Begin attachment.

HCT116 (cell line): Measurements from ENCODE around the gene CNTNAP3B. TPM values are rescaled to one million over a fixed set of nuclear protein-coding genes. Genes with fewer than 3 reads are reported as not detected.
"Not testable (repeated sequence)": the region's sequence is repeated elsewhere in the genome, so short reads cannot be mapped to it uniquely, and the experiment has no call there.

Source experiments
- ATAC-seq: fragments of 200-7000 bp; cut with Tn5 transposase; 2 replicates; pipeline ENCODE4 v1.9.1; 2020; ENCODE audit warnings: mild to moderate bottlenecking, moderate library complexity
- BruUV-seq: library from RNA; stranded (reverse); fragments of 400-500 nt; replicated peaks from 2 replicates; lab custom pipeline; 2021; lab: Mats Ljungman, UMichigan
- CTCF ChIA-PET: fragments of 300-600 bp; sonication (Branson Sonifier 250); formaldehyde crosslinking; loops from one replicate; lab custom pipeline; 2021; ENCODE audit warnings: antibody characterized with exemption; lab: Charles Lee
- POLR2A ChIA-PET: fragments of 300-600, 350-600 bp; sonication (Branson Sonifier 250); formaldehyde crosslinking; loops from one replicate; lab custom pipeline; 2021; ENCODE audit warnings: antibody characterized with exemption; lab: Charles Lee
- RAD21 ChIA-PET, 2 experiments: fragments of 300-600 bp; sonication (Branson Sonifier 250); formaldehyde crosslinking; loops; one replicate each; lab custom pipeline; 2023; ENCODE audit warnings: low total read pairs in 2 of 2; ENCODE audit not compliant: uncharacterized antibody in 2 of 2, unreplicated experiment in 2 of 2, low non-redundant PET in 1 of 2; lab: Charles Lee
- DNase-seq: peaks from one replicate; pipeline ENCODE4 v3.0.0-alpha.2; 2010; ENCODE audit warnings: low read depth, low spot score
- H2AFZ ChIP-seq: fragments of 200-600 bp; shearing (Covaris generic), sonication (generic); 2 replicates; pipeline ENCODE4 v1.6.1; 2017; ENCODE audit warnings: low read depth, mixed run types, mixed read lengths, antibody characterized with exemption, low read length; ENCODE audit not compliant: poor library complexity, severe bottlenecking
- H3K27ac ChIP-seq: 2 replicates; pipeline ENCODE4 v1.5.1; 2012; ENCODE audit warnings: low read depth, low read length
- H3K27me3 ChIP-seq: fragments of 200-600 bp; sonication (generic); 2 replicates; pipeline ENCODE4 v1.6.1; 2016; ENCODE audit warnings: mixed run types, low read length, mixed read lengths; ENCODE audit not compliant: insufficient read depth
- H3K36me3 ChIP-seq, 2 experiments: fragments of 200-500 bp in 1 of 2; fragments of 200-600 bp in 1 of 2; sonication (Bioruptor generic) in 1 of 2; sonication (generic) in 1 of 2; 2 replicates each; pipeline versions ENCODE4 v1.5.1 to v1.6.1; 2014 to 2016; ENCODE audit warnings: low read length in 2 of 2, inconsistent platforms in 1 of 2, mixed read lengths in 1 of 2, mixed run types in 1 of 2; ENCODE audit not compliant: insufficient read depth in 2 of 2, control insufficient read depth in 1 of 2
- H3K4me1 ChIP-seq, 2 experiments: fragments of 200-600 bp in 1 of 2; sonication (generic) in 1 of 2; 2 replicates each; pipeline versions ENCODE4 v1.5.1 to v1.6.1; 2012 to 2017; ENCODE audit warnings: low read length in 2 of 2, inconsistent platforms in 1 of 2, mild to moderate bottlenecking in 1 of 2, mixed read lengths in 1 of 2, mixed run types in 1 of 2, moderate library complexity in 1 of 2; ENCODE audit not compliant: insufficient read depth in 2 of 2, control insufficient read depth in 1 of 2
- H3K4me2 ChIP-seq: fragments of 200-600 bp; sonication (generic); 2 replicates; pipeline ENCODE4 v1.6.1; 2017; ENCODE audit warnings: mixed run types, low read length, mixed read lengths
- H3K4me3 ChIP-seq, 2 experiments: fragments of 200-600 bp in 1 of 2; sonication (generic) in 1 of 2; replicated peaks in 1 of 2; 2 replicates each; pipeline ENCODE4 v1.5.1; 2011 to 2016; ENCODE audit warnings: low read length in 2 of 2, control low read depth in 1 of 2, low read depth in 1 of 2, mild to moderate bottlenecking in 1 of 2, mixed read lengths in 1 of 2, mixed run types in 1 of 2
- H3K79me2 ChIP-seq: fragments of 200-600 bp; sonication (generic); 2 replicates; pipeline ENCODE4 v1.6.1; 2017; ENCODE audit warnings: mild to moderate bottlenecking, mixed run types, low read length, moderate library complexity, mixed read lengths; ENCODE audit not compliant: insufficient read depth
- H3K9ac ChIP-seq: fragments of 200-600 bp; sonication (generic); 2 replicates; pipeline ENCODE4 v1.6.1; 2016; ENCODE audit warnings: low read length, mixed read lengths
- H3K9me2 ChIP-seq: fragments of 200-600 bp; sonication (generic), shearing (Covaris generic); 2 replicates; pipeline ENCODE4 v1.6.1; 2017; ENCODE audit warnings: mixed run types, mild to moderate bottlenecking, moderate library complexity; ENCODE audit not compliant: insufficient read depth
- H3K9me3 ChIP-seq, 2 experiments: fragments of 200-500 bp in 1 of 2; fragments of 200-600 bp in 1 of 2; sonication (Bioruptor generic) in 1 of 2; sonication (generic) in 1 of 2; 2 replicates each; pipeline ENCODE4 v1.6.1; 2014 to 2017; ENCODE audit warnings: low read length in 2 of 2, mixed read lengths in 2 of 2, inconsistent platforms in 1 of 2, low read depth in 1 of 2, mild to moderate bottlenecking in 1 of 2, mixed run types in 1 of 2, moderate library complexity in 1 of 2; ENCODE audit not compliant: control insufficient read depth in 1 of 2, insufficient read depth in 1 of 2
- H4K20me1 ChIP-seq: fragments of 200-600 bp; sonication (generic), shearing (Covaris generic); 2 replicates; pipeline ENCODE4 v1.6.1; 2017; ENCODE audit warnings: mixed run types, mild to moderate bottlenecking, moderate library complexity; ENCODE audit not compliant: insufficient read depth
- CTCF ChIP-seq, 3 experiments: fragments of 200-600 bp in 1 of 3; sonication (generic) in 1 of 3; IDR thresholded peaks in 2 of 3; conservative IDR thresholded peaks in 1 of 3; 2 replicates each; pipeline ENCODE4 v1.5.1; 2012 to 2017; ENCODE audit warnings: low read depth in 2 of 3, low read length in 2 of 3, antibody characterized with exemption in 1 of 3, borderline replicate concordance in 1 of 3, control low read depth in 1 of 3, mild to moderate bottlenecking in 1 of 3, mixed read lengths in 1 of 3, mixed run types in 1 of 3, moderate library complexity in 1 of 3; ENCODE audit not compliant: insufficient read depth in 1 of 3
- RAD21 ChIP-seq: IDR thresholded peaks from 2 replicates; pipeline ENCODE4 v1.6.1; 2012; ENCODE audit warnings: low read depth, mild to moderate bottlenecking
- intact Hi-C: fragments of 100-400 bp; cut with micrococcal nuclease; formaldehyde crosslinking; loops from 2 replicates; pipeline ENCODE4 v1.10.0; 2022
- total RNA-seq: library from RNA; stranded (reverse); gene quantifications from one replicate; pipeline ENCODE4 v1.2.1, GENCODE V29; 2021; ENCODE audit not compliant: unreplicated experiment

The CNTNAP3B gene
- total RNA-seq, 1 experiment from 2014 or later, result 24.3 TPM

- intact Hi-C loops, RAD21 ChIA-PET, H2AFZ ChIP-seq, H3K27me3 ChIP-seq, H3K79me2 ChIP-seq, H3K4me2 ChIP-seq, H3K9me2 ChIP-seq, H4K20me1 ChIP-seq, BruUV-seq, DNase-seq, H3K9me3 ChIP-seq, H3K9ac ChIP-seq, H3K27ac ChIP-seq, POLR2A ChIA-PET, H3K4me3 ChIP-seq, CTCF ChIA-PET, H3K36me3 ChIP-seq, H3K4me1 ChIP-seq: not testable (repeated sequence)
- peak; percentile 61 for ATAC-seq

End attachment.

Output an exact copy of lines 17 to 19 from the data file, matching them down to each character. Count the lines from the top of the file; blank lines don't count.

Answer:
- H3K79me2 ChIP-seq: fragments of 200-600 bp; sonication (generic); 2 replicates; pipeline ENCODE4 v1.6.1; 2017; ENCODE audit warnings: mild to moderate bottlenecking, mixed run types, low read length, moderate library complexity, mixed read lengths; ENCODE audit not compliant: insufficient read depth
- H3K9ac ChIP-seq: fragments of 200-600 bp; sonication (generic); 2 replicates; pipeline ENCODE4 v1.6.1; 2016; ENCODE audit warnings: low read length, mixed read lengths
- H3K9me2 ChIP-seq: fragments of 200-600 bp; sonication (generic), shearing (Covaris generic); 2 replicates; pipeline ENCODE4 v1.6.1; 2017; ENCODE audit warnings: mixed run types, mild to moderate bottlenecking, moderate library complexity; ENCODE audit not compliant: insufficient read depth